Call for applications: Research grants on inclusive early warning early action
The Global Disaster Preparedness Center (GDPC) is proud to announce the launch of its Small Grants Research Program focused on inclusivity and accessibility of early warning early action among last mile communities. In collaboration with the Risk-informed Early Action Partnership (REAP) and in support of the achievement of the REAP Global Targets, this program aims to enhance literature on early warning early action and contribute to the expansion of the evidence base for more inclusive and people-centered approaches.
The program intends to provide support to scholars who traditionally have limited access to funding. As a result, grants offered through this program are exclusively available to researchers from low- and middle-income countries. By doing so, we hope to support and amplify the voices of researchers from diverse backgrounds and regions.
The research grants are limited to $10,000 and must be completed by April 30, 2024. The research is expected to be original, and any form of plagiarism will result in disqualification from the grant at any stage of the process. We encourage researchers to approach their projects with creativity and innovation, enabling them to choose their preferred methods and approaches.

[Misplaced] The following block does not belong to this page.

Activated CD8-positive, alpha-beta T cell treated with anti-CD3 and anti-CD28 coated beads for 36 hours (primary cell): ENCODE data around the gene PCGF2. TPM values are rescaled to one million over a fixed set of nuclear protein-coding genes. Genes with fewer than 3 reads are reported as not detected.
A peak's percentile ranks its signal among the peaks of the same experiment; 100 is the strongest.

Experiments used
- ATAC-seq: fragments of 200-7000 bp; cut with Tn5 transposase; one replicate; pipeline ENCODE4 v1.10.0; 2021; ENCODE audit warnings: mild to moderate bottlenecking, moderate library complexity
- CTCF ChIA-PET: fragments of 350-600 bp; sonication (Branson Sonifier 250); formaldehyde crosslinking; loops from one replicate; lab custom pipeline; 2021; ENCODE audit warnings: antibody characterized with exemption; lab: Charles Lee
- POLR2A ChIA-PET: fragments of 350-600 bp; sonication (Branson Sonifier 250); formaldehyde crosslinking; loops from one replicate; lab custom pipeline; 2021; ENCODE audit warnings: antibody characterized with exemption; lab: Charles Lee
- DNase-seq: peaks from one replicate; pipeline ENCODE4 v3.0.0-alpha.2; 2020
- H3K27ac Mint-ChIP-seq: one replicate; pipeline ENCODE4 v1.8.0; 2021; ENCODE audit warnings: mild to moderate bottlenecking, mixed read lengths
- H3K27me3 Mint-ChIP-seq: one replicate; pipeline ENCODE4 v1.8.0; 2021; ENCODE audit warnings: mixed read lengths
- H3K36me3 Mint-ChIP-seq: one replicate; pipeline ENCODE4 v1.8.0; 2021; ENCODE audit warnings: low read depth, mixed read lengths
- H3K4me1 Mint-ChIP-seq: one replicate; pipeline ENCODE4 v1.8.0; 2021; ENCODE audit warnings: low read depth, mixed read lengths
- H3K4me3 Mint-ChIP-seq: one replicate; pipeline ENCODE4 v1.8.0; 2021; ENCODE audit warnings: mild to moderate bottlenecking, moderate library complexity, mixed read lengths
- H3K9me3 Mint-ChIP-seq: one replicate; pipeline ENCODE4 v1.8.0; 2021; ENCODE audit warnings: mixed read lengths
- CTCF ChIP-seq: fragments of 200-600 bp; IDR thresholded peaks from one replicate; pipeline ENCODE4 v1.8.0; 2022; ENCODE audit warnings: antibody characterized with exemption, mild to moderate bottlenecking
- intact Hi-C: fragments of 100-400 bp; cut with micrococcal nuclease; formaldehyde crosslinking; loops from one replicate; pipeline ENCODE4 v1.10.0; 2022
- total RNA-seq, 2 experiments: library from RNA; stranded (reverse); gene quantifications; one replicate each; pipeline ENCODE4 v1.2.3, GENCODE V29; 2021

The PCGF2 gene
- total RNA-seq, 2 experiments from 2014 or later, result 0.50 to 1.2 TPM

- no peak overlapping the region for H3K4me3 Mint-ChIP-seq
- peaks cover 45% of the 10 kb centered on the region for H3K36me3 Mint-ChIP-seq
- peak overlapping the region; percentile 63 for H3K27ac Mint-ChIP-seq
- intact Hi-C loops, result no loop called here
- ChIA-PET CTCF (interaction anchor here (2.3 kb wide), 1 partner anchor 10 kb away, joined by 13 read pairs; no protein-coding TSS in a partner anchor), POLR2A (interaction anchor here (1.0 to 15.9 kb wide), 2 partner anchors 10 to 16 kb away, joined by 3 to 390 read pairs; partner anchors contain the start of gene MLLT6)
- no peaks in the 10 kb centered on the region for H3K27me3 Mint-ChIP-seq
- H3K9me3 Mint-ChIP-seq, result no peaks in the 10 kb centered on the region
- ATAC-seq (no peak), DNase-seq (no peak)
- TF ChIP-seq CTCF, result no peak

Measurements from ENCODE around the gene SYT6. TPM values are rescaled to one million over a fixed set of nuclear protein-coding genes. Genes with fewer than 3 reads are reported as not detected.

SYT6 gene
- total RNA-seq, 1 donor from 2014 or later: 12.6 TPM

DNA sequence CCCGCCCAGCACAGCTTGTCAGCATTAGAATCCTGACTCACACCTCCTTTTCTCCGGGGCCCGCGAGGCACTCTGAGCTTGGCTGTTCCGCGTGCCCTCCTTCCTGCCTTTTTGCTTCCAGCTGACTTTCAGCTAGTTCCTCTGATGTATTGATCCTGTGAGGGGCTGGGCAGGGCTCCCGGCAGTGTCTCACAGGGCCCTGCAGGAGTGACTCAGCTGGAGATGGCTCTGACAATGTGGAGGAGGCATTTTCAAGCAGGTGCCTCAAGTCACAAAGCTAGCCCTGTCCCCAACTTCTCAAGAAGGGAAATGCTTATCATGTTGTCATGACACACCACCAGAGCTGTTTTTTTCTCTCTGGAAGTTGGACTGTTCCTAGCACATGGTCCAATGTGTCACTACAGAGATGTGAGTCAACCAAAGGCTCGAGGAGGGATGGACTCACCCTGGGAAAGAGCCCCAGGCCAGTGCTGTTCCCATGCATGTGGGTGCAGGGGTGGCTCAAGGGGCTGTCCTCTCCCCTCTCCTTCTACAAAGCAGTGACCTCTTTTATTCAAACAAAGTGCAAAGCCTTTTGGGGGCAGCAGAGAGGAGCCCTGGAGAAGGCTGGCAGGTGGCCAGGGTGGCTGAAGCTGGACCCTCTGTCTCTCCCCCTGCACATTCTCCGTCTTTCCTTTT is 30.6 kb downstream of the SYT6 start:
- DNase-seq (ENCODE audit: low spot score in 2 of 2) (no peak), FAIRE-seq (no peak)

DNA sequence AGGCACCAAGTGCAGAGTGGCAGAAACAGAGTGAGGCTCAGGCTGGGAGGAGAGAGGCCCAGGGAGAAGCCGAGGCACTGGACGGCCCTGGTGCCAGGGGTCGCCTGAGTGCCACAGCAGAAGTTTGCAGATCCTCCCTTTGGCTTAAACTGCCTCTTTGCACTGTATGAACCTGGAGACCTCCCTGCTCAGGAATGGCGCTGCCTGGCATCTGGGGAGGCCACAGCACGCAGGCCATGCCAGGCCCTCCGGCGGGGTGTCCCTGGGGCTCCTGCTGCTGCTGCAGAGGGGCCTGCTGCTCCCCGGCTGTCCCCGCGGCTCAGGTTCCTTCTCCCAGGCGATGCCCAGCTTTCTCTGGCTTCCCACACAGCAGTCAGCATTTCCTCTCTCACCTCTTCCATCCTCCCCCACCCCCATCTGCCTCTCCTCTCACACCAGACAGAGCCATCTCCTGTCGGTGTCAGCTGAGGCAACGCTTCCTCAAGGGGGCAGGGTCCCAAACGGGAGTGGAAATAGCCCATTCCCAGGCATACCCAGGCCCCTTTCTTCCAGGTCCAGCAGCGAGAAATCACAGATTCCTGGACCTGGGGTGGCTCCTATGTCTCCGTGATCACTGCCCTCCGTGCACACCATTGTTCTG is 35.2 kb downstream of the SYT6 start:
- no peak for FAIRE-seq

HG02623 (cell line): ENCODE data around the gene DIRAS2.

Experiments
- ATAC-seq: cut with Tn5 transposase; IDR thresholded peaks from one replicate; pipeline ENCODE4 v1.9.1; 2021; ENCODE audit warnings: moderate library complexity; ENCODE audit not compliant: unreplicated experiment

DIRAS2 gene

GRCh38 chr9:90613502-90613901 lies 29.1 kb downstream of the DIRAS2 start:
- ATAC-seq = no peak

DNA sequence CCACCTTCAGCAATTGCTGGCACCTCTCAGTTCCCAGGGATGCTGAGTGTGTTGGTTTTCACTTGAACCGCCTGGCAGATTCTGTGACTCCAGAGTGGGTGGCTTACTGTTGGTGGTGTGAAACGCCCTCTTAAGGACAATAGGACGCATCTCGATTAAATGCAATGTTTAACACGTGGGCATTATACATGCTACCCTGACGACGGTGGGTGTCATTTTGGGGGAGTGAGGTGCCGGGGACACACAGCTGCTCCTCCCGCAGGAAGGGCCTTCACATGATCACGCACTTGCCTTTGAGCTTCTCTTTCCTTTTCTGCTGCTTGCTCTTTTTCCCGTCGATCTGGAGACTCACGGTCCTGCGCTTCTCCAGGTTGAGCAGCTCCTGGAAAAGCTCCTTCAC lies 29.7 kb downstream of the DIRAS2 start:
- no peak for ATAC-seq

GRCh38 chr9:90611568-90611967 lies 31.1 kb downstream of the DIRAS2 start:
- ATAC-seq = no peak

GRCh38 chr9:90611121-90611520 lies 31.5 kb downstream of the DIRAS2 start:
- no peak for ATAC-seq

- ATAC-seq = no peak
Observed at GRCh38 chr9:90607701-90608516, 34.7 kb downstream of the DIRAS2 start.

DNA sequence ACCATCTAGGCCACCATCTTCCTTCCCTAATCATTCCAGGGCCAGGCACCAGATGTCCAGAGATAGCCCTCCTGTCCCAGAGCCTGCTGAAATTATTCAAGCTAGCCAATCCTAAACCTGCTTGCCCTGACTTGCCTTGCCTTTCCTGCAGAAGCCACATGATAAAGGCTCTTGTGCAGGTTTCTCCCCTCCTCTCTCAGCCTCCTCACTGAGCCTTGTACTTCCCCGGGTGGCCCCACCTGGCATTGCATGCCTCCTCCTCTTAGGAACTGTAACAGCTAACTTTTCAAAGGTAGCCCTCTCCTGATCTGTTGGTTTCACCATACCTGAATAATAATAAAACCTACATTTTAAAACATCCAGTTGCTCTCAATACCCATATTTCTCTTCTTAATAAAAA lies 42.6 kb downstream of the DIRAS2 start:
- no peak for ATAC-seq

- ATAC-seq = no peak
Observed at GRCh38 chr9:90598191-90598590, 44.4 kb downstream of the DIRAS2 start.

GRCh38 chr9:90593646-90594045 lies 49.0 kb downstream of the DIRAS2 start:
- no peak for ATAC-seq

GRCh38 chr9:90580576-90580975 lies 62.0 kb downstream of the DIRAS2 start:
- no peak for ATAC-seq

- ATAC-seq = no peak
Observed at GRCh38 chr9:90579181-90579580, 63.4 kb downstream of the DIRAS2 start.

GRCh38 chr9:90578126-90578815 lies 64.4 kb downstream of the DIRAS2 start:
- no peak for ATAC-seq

To learn more about the program's terms and conditions, we invite you to explore the Frequently Asked Questions section on this page.
Despite the proven effectiveness of early warning early action in reducing disaster impacts and saving lives, around one-third of the global population is still not covered by early warning systems. Furthermore, research indicates that even when information reaches at-risk communities, it is often not properly perceived or acted upon to mitigate risks.
Communication barriers, social and cultural stigma, lack of accessibility of infrastructure, and the absence of effective social safety nets continue to prevent communities from accessing timely early warning and risk information. These obstacles disproportionately affect marginalized and minority groups, making it even more difficult for them to access and act on early warning information. These groups are often referred to as "last mile communities," as they are the farthest away, most difficult to reach, and/or the last to benefit from programs or services.